Thank you, hon. Temporary Deputy Speaker. I rise to second the Chairperson of the Committee on Delegated Legislation. First and foremost, I want to appreciate the essence or importance of these regulations to our construction industry which, for quite a number of years, has been in shambles. This is a very important piece of legislation because it seeks to bring sanity, order and sobriety to this industry which has seen immense losses. Sometimes, there have been calamities which have even resulted to loss of human life. I would like to appreciate Members who participated in this affair. We had prior engagements with the National Construction Authority. Basically, this was a well thought out piece of legislation that came from the National Construction Authority. Ours was to scrutinize the regulations that National Construction Authority had on behalf of this House. This led to this Committee to come to the conclusion that the National Construction Authority Regulations, 2014, which had been published, are in line with the constitutional requirements. We were able to establish that the Statutory Instruments Act which gives powers to the National Construction Authority to make these regulations--- I think the regulations were in order. Pursuant to Standing Order No.210, we were able to establish that Section 24(2) contravened Section 24(5) of the Statutory Instruments Act. This was very important for this Committee because one of our mandates was to be satisfied that, that piece of legislation moves in line with the Statutory Instruments Act. Clause 24(b) sought to impose a fine of Kshs50,000 as opposed to what is already laid down in the Statutory Instruments Act which provides for a penalty of Kshs20,000. Because of these Regulations, this country will now move forward in the right manner and bring sanity and professionalism in this business so that we can hold each and every person accountable for their deeds and actions in this important sector, which is growing day by day. The electronic version of the Official Hansard Report is for information purposesonly. A certified version of this Report can be obtained from the Hansard Editor.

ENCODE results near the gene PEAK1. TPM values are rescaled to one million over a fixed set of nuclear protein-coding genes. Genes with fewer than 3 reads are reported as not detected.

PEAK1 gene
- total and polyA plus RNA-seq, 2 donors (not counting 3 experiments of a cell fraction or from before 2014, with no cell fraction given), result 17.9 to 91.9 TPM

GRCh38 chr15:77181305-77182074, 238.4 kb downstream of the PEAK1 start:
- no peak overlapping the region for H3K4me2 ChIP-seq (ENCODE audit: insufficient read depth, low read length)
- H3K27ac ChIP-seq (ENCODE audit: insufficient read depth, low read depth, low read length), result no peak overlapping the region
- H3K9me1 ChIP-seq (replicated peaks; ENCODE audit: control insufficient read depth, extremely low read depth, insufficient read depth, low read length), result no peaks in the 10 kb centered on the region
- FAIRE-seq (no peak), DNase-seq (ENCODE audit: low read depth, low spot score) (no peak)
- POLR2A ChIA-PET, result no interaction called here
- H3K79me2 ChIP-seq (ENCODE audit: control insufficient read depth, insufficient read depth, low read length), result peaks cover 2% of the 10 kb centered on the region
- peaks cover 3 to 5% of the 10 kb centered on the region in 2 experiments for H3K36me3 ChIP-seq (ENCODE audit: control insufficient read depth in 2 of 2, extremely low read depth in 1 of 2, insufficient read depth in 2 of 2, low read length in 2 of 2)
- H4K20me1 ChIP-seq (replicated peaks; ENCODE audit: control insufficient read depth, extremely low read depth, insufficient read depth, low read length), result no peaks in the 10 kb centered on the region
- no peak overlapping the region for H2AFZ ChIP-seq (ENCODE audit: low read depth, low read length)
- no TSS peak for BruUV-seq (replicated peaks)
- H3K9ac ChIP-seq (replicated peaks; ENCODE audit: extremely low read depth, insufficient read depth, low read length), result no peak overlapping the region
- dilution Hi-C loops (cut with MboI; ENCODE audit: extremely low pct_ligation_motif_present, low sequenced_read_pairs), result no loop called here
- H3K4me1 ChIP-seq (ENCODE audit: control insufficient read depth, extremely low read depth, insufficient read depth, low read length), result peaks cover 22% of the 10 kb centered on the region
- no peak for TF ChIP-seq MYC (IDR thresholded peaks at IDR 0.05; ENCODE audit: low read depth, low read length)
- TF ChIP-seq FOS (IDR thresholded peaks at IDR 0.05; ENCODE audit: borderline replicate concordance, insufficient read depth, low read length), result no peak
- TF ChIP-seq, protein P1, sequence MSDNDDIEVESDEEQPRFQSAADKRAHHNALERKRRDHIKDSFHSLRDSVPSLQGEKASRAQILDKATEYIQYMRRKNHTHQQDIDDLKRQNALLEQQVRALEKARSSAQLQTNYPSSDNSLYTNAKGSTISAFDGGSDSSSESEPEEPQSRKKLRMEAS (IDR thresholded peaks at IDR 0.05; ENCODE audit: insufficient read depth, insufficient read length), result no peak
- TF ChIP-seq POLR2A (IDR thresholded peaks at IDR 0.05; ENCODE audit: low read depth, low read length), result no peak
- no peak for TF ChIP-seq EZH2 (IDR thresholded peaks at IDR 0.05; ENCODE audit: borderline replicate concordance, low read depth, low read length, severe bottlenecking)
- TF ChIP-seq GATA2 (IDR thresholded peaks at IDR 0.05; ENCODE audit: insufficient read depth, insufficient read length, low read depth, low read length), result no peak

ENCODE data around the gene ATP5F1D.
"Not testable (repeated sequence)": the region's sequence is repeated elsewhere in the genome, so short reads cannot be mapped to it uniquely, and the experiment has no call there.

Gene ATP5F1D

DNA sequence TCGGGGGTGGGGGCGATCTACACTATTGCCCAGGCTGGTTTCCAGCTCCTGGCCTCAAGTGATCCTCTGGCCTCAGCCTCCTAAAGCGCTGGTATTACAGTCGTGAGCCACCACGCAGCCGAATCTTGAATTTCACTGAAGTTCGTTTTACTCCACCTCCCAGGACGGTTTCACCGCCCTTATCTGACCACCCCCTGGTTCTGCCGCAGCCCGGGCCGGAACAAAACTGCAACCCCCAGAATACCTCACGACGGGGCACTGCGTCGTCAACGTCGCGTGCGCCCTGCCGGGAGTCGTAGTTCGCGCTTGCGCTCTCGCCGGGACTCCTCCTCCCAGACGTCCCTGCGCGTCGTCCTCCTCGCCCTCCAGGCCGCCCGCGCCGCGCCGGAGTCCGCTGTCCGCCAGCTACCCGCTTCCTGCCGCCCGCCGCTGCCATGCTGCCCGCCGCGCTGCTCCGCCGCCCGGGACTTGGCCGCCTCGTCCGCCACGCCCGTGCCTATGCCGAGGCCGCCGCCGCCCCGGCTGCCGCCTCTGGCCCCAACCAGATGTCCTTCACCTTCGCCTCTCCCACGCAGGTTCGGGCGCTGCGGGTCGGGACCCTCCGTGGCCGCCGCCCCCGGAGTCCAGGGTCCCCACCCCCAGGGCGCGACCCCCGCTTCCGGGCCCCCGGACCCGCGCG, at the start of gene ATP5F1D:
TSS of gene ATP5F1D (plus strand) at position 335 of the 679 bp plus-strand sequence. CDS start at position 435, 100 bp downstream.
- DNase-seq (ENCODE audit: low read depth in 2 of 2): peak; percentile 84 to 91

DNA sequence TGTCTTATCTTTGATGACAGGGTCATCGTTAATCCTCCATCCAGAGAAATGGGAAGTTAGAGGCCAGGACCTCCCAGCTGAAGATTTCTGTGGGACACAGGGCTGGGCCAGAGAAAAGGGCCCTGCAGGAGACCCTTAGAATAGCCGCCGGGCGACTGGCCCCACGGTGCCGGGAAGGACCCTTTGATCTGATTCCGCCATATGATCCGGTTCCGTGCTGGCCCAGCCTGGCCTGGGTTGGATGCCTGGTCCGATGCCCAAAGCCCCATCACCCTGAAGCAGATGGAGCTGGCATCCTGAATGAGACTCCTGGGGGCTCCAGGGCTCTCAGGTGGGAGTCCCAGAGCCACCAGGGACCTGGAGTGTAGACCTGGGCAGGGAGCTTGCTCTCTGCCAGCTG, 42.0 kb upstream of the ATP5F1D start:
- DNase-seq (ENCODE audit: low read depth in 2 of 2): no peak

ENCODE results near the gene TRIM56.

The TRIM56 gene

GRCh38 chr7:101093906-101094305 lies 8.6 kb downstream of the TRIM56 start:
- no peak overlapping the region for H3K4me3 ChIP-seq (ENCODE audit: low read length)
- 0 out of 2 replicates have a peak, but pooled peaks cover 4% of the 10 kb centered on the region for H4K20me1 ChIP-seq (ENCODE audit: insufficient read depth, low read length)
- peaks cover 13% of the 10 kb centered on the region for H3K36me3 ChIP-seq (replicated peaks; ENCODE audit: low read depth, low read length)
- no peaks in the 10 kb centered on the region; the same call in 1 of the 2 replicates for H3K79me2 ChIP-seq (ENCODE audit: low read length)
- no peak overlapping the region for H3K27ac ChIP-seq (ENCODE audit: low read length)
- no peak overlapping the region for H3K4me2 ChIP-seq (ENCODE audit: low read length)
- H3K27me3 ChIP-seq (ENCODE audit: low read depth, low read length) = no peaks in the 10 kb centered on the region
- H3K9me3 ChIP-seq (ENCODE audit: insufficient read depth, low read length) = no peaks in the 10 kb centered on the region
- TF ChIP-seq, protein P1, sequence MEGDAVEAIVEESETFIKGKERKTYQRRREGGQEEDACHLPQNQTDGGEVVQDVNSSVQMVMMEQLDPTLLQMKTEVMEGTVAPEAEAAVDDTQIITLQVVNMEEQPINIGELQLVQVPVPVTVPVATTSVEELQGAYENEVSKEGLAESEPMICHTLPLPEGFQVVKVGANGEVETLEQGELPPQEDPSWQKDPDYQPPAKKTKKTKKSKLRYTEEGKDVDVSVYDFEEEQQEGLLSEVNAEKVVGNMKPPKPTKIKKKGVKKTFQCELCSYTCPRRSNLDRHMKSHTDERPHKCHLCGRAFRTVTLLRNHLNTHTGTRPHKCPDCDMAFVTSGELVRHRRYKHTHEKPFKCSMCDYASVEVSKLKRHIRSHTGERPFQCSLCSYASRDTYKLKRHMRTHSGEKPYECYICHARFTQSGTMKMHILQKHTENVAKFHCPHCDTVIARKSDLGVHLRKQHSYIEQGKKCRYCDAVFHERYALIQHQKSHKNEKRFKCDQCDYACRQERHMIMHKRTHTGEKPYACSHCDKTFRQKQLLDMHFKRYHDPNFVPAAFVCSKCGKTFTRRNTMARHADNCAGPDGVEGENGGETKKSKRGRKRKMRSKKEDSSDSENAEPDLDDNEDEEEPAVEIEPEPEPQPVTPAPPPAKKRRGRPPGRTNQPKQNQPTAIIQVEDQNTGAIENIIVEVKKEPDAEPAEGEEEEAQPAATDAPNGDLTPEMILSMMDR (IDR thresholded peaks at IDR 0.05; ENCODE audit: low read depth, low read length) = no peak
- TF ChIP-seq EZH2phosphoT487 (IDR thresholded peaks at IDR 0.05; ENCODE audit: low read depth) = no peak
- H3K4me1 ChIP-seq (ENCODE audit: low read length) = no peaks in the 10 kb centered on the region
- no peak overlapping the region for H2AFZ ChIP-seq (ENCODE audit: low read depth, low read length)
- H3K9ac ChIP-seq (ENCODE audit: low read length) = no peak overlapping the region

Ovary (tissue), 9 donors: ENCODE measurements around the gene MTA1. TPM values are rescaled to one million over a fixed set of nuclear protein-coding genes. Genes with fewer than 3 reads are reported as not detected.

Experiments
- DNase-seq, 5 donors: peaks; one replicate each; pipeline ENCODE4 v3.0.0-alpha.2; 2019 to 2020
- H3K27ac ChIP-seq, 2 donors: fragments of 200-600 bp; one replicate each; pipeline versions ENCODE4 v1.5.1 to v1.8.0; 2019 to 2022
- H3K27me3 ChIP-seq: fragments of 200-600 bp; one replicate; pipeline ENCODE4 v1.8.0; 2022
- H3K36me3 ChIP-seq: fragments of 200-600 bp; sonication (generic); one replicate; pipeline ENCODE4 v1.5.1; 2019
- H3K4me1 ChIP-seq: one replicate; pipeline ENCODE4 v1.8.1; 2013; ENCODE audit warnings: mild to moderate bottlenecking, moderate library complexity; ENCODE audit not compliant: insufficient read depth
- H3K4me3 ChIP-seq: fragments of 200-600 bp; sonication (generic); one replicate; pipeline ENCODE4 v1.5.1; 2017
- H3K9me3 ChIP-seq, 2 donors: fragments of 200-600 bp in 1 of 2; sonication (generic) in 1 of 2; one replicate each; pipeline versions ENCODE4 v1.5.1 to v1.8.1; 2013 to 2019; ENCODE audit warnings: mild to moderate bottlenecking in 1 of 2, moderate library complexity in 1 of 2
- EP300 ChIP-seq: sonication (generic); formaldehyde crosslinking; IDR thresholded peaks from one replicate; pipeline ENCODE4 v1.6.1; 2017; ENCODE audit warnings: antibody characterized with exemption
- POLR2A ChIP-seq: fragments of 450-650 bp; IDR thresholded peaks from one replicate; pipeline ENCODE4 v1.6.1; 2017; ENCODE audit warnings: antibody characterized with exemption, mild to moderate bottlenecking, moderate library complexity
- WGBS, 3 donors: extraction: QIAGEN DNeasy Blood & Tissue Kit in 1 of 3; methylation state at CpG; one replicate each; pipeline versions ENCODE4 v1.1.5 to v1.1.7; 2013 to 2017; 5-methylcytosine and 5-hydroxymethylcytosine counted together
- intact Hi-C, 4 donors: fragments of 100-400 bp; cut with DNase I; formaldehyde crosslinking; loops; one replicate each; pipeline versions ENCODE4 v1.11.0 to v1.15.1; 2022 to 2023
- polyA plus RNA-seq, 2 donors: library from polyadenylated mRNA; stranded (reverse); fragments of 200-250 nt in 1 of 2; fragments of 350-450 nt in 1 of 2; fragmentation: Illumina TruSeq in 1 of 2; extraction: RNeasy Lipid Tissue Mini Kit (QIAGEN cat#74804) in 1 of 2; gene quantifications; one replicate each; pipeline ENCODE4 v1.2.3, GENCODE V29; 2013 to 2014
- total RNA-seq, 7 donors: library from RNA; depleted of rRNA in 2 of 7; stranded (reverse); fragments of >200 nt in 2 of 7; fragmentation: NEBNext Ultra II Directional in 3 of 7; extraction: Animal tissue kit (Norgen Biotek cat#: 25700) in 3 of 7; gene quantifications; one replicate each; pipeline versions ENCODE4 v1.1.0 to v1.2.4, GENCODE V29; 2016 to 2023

Without much talking, I would like to commend my able Chairman who has ably presented and tabled this Report. I second.